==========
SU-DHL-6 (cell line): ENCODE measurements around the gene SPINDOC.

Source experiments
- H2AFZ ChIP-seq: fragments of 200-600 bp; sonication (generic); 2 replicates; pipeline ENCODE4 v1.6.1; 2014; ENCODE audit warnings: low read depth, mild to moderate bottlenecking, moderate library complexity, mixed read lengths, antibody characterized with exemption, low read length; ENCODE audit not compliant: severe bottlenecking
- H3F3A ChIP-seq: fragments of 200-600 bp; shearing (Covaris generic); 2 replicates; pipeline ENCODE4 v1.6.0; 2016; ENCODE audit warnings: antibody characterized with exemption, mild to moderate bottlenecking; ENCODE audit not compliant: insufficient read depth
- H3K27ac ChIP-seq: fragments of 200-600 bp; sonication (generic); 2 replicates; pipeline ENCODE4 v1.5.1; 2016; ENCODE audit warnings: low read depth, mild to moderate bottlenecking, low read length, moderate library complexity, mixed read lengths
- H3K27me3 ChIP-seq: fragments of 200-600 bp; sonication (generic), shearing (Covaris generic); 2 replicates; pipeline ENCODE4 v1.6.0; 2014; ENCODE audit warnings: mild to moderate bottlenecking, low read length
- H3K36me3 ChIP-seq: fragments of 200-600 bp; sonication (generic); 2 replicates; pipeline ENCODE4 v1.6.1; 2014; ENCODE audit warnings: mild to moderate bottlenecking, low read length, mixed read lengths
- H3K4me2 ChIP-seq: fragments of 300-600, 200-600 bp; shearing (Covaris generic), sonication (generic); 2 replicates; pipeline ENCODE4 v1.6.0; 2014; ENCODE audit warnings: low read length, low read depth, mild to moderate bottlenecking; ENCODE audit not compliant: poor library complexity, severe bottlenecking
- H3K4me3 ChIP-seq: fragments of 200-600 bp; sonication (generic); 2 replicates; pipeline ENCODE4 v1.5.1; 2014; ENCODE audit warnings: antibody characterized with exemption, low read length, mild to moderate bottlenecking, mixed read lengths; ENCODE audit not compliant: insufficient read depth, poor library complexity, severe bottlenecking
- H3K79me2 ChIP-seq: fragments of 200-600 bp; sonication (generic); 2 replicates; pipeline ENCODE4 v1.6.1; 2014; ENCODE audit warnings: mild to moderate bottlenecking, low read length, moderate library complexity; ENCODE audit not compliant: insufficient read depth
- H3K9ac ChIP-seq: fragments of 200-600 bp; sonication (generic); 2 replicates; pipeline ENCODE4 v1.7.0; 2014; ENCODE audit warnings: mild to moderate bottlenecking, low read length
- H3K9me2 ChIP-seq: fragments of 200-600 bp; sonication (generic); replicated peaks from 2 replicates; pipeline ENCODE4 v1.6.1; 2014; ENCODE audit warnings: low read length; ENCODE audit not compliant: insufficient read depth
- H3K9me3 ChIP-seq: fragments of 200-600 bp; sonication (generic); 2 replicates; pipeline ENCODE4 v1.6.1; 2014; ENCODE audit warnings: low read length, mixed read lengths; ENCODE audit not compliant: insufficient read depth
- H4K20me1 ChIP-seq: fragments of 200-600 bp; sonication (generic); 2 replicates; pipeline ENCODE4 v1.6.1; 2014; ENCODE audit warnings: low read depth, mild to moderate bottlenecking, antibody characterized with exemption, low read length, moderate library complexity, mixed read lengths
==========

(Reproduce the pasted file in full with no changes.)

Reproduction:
SU-DHL-6 (cell line): ENCODE measurements around the gene SPINDOC.

Source experiments
- H2AFZ ChIP-seq: fragments of 200-600 bp; sonication (generic); 2 replicates; pipeline ENCODE4 v1.6.1; 2014; ENCODE audit warnings: low read depth, mild to moderate bottlenecking, moderate library complexity, mixed read lengths, antibody characterized with exemption, low read length; ENCODE audit not compliant: severe bottlenecking
- H3F3A ChIP-seq: fragments of 200-600 bp; shearing (Covaris generic); 2 replicates; pipeline ENCODE4 v1.6.0; 2016; ENCODE audit warnings: antibody characterized with exemption, mild to moderate bottlenecking; ENCODE audit not compliant: insufficient read depth
- H3K27ac ChIP-seq: fragments of 200-600 bp; sonication (generic); 2 replicates; pipeline ENCODE4 v1.5.1; 2016; ENCODE audit warnings: low read depth, mild to moderate bottlenecking, low read length, moderate library complexity, mixed read lengths
- H3K27me3 ChIP-seq: fragments of 200-600 bp; sonication (generic), shearing (Covaris generic); 2 replicates; pipeline ENCODE4 v1.6.0; 2014; ENCODE audit warnings: mild to moderate bottlenecking, low read length
- H3K36me3 ChIP-seq: fragments of 200-600 bp; sonication (generic); 2 replicates; pipeline ENCODE4 v1.6.1; 2014; ENCODE audit warnings: mild to moderate bottlenecking, low read length, mixed read lengths
- H3K4me2 ChIP-seq: fragments of 300-600, 200-600 bp; shearing (Covaris generic), sonication (generic); 2 replicates; pipeline ENCODE4 v1.6.0; 2014; ENCODE audit warnings: low read length, low read depth, mild to moderate bottlenecking; ENCODE audit not compliant: poor library complexity, severe bottlenecking
- H3K4me3 ChIP-seq: fragments of 200-600 bp; sonication (generic); 2 replicates; pipeline ENCODE4 v1.5.1; 2014; ENCODE audit warnings: antibody characterized with exemption, low read length, mild to moderate bottlenecking, mixed read lengths; ENCODE audit not compliant: insufficient read depth, poor library complexity, severe bottlenecking
- H3K79me2 ChIP-seq: fragments of 200-600 bp; sonication (generic); 2 replicates; pipeline ENCODE4 v1.6.1; 2014; ENCODE audit warnings: mild to moderate bottlenecking, low read length, moderate library complexity; ENCODE audit not compliant: insufficient read depth
- H3K9ac ChIP-seq: fragments of 200-600 bp; sonication (generic); 2 replicates; pipeline ENCODE4 v1.7.0; 2014; ENCODE audit warnings: mild to moderate bottlenecking, low read length
- H3K9me2 ChIP-seq: fragments of 200-600 bp; sonication (generic); replicated peaks from 2 replicates; pipeline ENCODE4 v1.6.1; 2014; ENCODE audit warnings: low read length; ENCODE audit not compliant: insufficient read depth
- H3K9me3 ChIP-seq: fragments of 200-600 bp; sonication (generic); 2 replicates; pipeline ENCODE4 v1.6.1; 2014; ENCODE audit warnings: low read length, mixed read lengths; ENCODE audit not compliant: insufficient read depth
- H4K20me1 ChIP-seq: fragments of 200-600 bp; sonication (generic); 2 replicates; pipeline ENCODE4 v1.6.1; 2014; ENCODE audit warnings: low read depth, mild to moderate bottlenecking, antibody characterized with exemption, low read length, moderate library complexity, mixed read lengths